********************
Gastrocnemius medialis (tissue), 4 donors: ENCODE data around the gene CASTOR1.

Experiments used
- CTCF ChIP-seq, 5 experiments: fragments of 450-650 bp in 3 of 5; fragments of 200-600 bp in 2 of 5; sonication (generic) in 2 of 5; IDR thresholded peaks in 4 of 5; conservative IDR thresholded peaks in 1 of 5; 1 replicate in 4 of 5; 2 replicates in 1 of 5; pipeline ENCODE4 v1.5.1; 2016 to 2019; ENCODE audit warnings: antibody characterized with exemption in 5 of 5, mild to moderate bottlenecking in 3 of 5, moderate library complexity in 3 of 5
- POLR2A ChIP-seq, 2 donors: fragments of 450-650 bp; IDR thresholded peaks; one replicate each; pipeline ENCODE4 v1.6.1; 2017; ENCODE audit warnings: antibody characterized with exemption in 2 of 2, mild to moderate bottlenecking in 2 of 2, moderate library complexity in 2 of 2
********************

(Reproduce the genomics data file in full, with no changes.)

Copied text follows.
Gastrocnemius medialis (tissue), 4 donors: ENCODE data around the gene CASTOR1.

Experiments used
- CTCF ChIP-seq, 5 experiments: fragments of 450-650 bp in 3 of 5; fragments of 200-600 bp in 2 of 5; sonication (generic) in 2 of 5; IDR thresholded peaks in 4 of 5; conservative IDR thresholded peaks in 1 of 5; 1 replicate in 4 of 5; 2 replicates in 1 of 5; pipeline ENCODE4 v1.5.1; 2016 to 2019; ENCODE audit warnings: antibody characterized with exemption in 5 of 5, mild to moderate bottlenecking in 3 of 5, moderate library complexity in 3 of 5
- POLR2A ChIP-seq, 2 donors: fragments of 450-650 bp; IDR thresholded peaks; one replicate each; pipeline ENCODE4 v1.6.1; 2017; ENCODE audit warnings: antibody characterized with exemption in 2 of 2, mild to moderate bottlenecking in 2 of 2, moderate library complexity in 2 of 2